[Cinny, despite this ‘incident’, the Youth Parliaments are really great and the young people who attended these in the past have reported that they really enjoyed them and the experience has spurred quite a few to move down this road in their studies and later lives.  You really should think about these for your girls if they are interested in politics etc. ;Happy to get further info for you but also lots of stuff there on the second link to give you and the girls a feel for what happens etc.]

      • mauī 6.3.1

        Here's some background from the start of the General Debate. She's a bully who can't pronounce people's names and changes the rules when and if she feels like it.



        • veutoviper 6.3.1.1

          Thanks so much, maui.  I wondered whether all the Youth Parliament televised sessions were up on You Tube – and it seems they are.  I don't have time right now to watch them in detail but will do so over the weekend.

          Have now watched quite a bit of the one above and considered that Tolley laid out the rules in a fairly even manner at the very 'get go' and so far, yes there has been some querying etc her ruling that speeches are not just to be read from notes.

          Actually, the whole intention of these debates is that  it is a learning opportunity where these young people get real experience of how Parliament works – including being pulled up for not sticking to the rules, then debating the rules, disagreeing with one another etc.  It is not intended as a soft fluffy ride – and they are well aware of that before they apply to be part of a Youth Parliament.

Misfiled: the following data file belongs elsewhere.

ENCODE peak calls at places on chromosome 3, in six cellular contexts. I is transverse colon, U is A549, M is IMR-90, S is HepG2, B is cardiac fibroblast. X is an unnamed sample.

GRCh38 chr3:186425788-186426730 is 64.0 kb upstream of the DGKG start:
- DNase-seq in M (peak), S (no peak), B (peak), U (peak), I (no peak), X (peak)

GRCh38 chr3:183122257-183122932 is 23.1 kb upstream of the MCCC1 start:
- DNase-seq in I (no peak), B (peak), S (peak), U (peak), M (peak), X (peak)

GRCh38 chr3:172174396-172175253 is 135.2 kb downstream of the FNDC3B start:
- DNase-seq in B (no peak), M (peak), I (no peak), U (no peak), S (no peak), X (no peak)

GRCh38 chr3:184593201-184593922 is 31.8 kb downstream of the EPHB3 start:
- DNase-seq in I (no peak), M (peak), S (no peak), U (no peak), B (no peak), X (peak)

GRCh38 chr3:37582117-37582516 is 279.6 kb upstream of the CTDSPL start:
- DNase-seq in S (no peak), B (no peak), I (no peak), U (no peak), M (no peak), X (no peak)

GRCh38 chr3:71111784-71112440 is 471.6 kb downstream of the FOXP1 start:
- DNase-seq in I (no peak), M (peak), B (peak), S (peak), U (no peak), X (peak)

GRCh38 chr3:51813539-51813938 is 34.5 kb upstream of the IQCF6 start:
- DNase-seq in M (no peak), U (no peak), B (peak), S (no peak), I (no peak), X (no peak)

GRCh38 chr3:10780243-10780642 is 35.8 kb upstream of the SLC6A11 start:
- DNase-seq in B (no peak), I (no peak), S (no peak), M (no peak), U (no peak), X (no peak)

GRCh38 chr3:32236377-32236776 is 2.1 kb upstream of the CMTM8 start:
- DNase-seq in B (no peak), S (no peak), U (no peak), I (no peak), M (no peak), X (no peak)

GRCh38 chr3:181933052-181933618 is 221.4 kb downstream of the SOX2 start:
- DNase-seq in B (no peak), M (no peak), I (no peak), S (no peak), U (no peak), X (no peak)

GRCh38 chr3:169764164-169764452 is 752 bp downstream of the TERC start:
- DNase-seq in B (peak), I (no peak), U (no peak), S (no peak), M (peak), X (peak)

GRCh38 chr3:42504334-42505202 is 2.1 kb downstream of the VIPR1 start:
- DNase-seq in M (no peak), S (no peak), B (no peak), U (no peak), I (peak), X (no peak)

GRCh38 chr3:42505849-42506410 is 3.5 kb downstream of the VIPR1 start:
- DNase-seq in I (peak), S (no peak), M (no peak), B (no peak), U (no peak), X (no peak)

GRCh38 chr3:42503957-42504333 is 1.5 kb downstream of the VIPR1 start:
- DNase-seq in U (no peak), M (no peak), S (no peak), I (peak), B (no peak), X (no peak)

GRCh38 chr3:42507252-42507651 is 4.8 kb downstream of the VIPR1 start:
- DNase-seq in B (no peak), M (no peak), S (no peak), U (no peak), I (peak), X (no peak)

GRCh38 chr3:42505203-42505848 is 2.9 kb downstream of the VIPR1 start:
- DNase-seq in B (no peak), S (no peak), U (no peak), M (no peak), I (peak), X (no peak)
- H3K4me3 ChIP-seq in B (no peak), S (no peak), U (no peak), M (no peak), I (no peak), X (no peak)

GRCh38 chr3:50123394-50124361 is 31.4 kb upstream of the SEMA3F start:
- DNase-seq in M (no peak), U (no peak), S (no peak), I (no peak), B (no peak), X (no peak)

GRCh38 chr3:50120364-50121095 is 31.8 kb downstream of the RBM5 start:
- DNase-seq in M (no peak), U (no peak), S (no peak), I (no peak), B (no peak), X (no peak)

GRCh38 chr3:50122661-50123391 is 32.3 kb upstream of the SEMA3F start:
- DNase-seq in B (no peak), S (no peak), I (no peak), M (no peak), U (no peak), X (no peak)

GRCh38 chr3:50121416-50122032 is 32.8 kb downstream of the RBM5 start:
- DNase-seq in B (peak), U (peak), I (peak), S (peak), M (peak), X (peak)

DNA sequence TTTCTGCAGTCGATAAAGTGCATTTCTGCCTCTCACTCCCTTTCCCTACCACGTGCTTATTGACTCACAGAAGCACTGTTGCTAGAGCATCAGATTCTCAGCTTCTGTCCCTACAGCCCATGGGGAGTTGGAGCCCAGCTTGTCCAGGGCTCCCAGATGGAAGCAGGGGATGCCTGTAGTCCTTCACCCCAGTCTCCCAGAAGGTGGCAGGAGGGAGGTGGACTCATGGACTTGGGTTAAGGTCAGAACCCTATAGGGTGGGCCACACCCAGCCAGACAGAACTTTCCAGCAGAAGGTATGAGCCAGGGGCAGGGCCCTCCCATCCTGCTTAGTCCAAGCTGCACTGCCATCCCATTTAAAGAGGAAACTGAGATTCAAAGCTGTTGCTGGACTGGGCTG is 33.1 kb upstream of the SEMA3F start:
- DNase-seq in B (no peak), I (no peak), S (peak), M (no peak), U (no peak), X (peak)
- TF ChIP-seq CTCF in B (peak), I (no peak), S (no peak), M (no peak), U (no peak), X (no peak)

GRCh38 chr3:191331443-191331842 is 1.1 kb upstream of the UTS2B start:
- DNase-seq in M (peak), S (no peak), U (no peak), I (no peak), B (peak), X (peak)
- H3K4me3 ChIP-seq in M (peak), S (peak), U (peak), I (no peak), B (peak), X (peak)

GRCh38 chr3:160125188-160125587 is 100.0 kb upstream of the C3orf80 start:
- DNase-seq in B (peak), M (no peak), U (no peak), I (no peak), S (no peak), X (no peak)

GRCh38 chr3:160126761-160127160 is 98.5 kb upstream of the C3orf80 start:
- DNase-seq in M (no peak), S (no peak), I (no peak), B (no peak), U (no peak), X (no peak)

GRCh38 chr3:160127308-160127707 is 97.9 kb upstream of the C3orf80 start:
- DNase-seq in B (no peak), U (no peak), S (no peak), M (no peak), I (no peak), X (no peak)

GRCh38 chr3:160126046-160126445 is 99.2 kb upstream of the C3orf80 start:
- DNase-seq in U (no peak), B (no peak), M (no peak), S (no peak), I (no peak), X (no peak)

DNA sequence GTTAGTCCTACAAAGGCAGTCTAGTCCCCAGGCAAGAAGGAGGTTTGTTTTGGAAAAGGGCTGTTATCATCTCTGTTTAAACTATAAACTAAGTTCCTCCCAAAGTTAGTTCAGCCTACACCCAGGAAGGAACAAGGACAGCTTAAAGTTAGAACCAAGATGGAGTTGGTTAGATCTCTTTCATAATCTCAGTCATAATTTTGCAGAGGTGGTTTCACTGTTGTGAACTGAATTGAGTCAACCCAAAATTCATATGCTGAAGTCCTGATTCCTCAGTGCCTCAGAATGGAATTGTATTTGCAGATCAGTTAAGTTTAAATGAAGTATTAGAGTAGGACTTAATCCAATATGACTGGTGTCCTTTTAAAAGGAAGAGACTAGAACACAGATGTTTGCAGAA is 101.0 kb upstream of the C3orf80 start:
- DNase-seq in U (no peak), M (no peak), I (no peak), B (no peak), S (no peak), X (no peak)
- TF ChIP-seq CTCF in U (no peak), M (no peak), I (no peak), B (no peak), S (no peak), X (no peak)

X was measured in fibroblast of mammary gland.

IMO having worked in this area, what Tolley achieved in those first few minutes is in fact exactly the above.  Yes, she stirred the pot and got things moving, people disagreeing with her and one another, and debating what the rules are, whether they are acceptable or not, and what the rules are that  they (the House) wished to work to.  

          Sorry – IMO that is not bullying  That is 'Mission achieved'. 

          • mauī 6.3.1.1.1

            She made up a new rule that none of the students were aware of. There seemed to be an expectation that they could read from notes, otherwise all of them would have started off trying their best not to.

            Pretty harsh thing to do to students who are at Parliament for the first time doing public speaking. Doing a speech is nerve wracking enough.. having a powerful person silence you and embarass you infront of your peers is definitely something else. 

      • Cinny 6.3.2

        Thanks for the links VV, much appreciated.  I guess my issue is that we see MP's reading aloud from their notes in the house often.

        And great advice re my girls and youth parliament, that's well worth looking into

        • veutoviper 6.3.2.1

          Cinny I agree that we see MPs reading aloud from their notes in the House often, and that the different Speakers (Mallard, Tolley, Potp Williams and Adrian Rauhine) have different tolerance levels in that regard – much like different moderators here.